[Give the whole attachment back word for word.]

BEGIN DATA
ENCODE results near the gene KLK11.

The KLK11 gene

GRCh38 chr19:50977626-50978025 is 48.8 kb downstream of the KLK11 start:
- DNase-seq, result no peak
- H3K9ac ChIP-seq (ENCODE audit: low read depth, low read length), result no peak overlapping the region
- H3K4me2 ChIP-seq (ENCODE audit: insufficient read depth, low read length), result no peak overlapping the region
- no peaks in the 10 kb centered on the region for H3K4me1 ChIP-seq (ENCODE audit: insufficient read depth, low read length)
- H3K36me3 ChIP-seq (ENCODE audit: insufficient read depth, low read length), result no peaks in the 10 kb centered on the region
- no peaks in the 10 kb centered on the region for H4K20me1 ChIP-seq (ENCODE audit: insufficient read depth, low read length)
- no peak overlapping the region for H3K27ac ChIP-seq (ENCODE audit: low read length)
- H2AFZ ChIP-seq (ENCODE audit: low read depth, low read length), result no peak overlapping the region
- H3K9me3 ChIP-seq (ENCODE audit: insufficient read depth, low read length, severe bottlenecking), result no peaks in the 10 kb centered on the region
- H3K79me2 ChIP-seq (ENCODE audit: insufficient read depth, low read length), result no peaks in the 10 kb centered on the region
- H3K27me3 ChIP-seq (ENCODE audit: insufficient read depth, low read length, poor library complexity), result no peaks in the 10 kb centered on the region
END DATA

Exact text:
ENCODE results near the gene KLK11.

The KLK11 gene

GRCh38 chr19:50977626-50978025 is 48.8 kb downstream of the KLK11 start:
- DNase-seq, result no peak
- H3K9ac ChIP-seq (ENCODE audit: low read depth, low read length), result no peak overlapping the region
- H3K4me2 ChIP-seq (ENCODE audit: insufficient read depth, low read length), result no peak overlapping the region
- no peaks in the 10 kb centered on the region for H3K4me1 ChIP-seq (ENCODE audit: insufficient read depth, low read length)
- H3K36me3 ChIP-seq (ENCODE audit: insufficient read depth, low read length), result no peaks in the 10 kb centered on the region
- no peaks in the 10 kb centered on the region for H4K20me1 ChIP-seq (ENCODE audit: insufficient read depth, low read length)
- no peak overlapping the region for H3K27ac ChIP-seq (ENCODE audit: low read length)
- H2AFZ ChIP-seq (ENCODE audit: low read depth, low read length), result no peak overlapping the region
- H3K9me3 ChIP-seq (ENCODE audit: insufficient read depth, low read length, severe bottlenecking), result no peaks in the 10 kb centered on the region
- H3K79me2 ChIP-seq (ENCODE audit: insufficient read depth, low read length), result no peaks in the 10 kb centered on the region
- H3K27me3 ChIP-seq (ENCODE audit: insufficient read depth, low read length, poor library complexity), result no peaks in the 10 kb centered on the region